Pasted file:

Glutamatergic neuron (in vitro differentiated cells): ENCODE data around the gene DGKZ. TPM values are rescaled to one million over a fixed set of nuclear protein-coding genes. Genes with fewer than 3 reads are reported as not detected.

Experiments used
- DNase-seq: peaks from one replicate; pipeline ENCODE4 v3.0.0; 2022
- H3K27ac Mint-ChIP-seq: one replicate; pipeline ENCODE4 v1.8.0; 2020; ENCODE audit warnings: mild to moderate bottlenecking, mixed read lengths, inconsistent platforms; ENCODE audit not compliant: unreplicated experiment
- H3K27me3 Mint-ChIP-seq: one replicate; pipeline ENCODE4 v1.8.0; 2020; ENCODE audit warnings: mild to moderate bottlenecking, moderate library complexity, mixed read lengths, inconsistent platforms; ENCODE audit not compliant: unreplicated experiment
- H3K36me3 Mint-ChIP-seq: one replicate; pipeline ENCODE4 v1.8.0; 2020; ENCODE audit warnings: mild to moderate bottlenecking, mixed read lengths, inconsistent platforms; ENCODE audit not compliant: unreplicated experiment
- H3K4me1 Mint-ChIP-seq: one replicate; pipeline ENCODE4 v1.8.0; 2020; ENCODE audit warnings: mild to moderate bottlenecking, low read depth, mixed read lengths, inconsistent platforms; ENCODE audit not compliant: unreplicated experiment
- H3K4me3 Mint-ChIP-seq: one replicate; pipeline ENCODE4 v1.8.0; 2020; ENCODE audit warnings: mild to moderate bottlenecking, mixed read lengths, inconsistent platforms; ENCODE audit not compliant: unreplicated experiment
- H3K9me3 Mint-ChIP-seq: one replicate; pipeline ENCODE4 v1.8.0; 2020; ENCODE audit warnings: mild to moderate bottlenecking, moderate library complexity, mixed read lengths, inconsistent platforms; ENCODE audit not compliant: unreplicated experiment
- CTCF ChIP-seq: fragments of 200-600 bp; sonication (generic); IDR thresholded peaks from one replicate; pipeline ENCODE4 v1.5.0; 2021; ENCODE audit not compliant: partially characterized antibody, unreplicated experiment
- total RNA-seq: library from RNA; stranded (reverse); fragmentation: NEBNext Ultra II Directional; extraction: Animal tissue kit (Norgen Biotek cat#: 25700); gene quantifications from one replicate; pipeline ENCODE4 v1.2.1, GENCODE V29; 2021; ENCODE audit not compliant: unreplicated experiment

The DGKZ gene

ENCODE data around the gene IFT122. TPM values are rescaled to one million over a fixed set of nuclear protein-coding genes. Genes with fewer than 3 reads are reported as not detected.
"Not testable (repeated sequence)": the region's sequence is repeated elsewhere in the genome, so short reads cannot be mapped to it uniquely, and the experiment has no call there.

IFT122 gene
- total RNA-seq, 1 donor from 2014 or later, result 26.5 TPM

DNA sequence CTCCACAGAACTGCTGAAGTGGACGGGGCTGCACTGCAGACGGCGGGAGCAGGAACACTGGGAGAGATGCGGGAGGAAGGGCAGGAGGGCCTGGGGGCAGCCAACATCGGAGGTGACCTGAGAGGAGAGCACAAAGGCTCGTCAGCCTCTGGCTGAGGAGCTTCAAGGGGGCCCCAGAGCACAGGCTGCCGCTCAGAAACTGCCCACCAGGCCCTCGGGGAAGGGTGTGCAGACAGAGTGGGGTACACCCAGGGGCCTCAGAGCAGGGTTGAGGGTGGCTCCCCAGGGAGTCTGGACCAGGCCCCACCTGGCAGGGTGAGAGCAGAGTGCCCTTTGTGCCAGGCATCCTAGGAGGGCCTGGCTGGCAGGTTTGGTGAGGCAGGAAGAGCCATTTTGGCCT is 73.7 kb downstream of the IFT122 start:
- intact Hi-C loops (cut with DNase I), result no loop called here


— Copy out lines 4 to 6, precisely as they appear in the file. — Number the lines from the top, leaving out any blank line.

- H3K27ac Mint-ChIP-seq: one replicate; pipeline ENCODE4 v1.8.0; 2020; ENCODE audit warnings: mild to moderate bottlenecking, mixed read lengths, inconsistent platforms; ENCODE audit not compliant: unreplicated experiment
- H3K27me3 Mint-ChIP-seq: one replicate; pipeline ENCODE4 v1.8.0; 2020; ENCODE audit warnings: mild to moderate bottlenecking, moderate library complexity, mixed read lengths, inconsistent platforms; ENCODE audit not compliant: unreplicated experiment
- H3K36me3 Mint-ChIP-seq: one replicate; pipeline ENCODE4 v1.8.0; 2020; ENCODE audit warnings: mild to moderate bottlenecking, mixed read lengths, inconsistent platforms; ENCODE audit not compliant: unreplicated experiment